Cancer-Causing Benzene Still in Drinks

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January 26, 2008 | 73,412 views

Nearly one out of ten of 200 beverage samples analyzed in a recent study by the EPA and FDA still had benzene levels above the U.S. EPA drinking water limit of 5 parts per billion (ppb).

Many manufacturers have reformulated their products to minimize or eliminate benzene. In these reformulated products, benzene levels were 1.1 ppb or less. About 71 percent of beverage samples contained less than 1 ppb.

Benzene can form in beverages that contain the preservative benzoate salt and ascorbic acid (vitamin C). Beverages were reformulated in the early 1990’s to avoid benzene formation, but it has recurred in recent years because new manufacturers were unaware of the problem and added vitamin C to drinks.

Benzene is not something you want to be consuming as it has been linked to leukemia and other problems. It is usually found in pollutants such as car exhaust fumes. Ironically, the main reason it’s in soft drinks these days is because some manufacturers have added vitamin C to their beverages in an effort to make them seem more healthy.

Why are they still allowed to do this? Because about 15 years ago, when the problem first surfaced, the FDA decided to leave it up to the soft drink industry to determine the best way to lower benzene levels in soft drinks. So there are no regulations telling soda manufacturers not to add vitamin C to drinks with benzoate preservatives, and after a few years had passed and the problem was off the headlines for a while, vitamin C went right back in. So much for the government watchdogs who are supposed to be guarding our health from just this kind of problem.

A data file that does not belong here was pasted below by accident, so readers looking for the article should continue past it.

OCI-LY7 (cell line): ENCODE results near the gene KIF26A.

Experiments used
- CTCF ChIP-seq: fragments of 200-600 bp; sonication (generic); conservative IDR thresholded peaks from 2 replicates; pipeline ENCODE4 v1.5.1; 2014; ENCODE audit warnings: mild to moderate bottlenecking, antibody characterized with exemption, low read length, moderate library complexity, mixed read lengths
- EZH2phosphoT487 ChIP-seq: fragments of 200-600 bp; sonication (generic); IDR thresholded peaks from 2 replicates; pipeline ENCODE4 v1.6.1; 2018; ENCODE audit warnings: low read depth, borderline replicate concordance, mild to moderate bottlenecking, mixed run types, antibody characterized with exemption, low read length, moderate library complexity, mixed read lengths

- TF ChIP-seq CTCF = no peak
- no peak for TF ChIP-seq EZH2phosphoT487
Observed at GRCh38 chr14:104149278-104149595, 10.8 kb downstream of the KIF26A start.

Of course, the entire idea of adding vitamin C to a soft drink to make it “healthier” is ludicrous in the first place, even if doing so didn’t result in a cancer-causing toxic brew. It’s sort of like slapping a happy-face sticker on a toxic waste dump. Soft drinks, the leading source for calories in America, are loaded with high fructose corn syrup, and they increase your obesity risks by 60 percent. A bit of vitamin C is not going to fix that.

And diet soft drinks, despite what you may think, are no better for your weight, and usually contain health-harming artificial sweeteners as well. Without question, as bad as regular sugar-laden sodas are, they are far superior to the artificial sweeteners used in diet sodas.

Of course, asking whether diet or regular soft drinks are better is like asking whether you prefer getting hit in the head with a sledge hammer, a baseball bat or a golf club. None of the choices are good; it is all a matter of the lesser of two health evils.

One of the easiest things you can do to optimize your health is to replace soft and sugary sweet fruit drinks with clean fresh water. There just is simply NO excuse to be drinking soda in my book, none, absolutely none.

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